"The tape shows a primary target at 1,200 knots converging with TWA 800, during the climb out phase of TWA 800," swears Holtsclaw on the affidavit. "Primary target" simply means an object without a transponder. Although Holtsclaw estimates the object's speed, his estimate falls within the likely range of a missile.

Lahr also recruited retired Air Force Col. Lawrence Pence to his cause. "I find [the CIA scenario] highly unlikely, incredible. With the loss of a wing, with the loss of its pilots, cockpit and front end, I believe that [the aircraft] would have tumbled, tolled and basically dropped like a stone," argues Pence, who spent most of his career in intelligence, dealing with missile and space issues. "And this is exactly what the radar data that has subsequently been looked at says happened."

Physicist Thomas Stalcup, Ph.D., has reviewed most if not all of that radar data. "The radar data," swears Stalcup in his affidavit, "indicate that Flight 800 began an immediate descent and northward turn immediately after losing electrical power."

Several of the eyewitnesses Lahr has gathered have verified Pence's stone-falling thesis. One is Maj. Fritz Meyer, a winner of the Distinguished Flying Cross. Meyer stared the explosion in his face from his Air National Guard helicopter about 10 miles away:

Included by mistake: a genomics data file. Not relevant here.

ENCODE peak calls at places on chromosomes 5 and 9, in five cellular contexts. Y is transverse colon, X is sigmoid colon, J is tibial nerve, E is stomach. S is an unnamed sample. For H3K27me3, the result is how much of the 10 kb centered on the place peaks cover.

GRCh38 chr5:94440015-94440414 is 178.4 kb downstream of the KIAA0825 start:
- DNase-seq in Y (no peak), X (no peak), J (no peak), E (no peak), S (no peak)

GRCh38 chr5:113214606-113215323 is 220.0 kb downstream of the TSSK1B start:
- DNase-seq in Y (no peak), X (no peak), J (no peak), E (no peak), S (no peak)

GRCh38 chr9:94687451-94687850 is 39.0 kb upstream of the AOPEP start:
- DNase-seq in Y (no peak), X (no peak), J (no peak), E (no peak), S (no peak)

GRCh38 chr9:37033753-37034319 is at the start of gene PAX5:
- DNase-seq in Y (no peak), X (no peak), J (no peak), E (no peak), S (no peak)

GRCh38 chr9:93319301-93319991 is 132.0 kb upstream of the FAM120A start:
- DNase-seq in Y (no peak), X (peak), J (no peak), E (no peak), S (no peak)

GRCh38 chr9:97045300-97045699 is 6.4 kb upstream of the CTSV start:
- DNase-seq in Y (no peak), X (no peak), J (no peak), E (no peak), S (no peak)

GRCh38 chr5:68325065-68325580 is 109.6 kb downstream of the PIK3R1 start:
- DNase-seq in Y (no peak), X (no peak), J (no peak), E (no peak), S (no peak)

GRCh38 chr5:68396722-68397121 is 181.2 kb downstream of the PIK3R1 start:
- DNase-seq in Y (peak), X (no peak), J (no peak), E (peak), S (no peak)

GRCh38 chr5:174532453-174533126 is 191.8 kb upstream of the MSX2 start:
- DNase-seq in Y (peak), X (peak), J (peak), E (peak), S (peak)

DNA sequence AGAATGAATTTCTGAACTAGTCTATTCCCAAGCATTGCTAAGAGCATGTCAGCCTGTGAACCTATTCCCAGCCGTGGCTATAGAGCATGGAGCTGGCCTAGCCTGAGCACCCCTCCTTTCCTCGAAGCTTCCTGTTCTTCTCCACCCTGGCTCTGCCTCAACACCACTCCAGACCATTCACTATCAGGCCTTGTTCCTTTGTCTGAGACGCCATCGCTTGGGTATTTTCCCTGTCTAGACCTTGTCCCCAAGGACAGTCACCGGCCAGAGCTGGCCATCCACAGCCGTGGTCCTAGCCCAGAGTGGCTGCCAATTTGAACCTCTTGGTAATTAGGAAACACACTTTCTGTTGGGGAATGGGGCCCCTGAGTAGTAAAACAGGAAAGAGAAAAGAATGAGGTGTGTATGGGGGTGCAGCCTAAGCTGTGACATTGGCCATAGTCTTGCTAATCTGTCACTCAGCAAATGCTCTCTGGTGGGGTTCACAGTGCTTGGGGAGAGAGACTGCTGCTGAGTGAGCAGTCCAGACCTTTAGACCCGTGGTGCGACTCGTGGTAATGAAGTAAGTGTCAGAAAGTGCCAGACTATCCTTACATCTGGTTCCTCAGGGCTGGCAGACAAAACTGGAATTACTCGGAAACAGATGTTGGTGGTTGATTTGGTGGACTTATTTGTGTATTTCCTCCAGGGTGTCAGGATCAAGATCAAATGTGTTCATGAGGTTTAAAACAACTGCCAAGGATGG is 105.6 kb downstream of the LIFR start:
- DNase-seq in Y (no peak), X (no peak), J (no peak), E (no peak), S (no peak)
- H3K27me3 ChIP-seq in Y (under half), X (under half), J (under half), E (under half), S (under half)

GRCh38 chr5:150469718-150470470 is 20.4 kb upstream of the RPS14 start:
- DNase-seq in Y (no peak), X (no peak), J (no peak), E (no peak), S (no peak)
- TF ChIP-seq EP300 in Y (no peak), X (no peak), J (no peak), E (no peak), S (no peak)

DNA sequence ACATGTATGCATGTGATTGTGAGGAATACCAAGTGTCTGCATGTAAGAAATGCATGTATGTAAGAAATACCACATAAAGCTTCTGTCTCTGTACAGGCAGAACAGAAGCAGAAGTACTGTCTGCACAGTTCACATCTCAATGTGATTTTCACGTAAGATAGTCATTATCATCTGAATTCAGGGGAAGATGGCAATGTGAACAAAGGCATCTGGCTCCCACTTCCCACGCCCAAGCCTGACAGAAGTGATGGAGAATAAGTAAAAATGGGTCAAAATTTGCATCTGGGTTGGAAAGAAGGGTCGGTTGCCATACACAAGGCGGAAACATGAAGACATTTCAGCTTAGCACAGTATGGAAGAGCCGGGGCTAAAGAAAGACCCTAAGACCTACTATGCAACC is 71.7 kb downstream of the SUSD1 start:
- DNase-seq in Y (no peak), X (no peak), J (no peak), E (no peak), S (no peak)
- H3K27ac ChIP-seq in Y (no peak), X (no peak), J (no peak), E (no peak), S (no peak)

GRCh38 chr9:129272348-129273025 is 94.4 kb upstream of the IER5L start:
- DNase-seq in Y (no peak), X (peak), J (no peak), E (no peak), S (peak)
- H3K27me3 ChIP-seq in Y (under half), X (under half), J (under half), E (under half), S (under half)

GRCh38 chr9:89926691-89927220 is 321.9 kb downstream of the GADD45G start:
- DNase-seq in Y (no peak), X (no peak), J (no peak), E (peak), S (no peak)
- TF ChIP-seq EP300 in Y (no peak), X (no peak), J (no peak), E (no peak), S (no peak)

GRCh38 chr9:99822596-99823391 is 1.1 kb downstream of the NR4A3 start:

When that airplane blew up, it immediately began falling. It came right out of the sky. From the first moment it was going down. It never climbed. The thought that this aircraft could climb was laughable. ... If you shot a duck with a full load of buck it came down like that. It came down like a stone.

Master Chief Petty Officer Dwight Brumley also volunteered his testimony to Lahr. A 25-year U.S. Navy vet with top security clearance and hands-on experience with missile exercises, Brumley was flying as a passenger on the right side of US AIR 217. The plane was flying north at 21,000 feet and was just moments from intersecting TWA 800's flight path when Brumley observed a "flare" moving parallel to US AIR 217 ... but faster:

During the approximately 7 to 10 seconds I observed the "flare," it appeared to be climbing. It then pitched over and then just after the apex (one to two seconds at most) a small explosion appeared in the center of the "flare." The body of the explosion was spherical in shape and then suddenly grew much bigger and then began to elongate as it appeared to be headed downward, growing larger as it descended.

Brumley's "flare" was moving at nearly a right angle to TWA Flight 800. In addition to Brumley, Meyer and others, Lahr has entered the testimony of two critical witnesses whose testimony has been largely overlooked. On the subject of the CIA animation, however, no witnesses are more critical than the two pilots of an Eastwind Flight 507 from Boston to Trenton, First Officer Vincent Fuschetti and Capt. David McCLaine.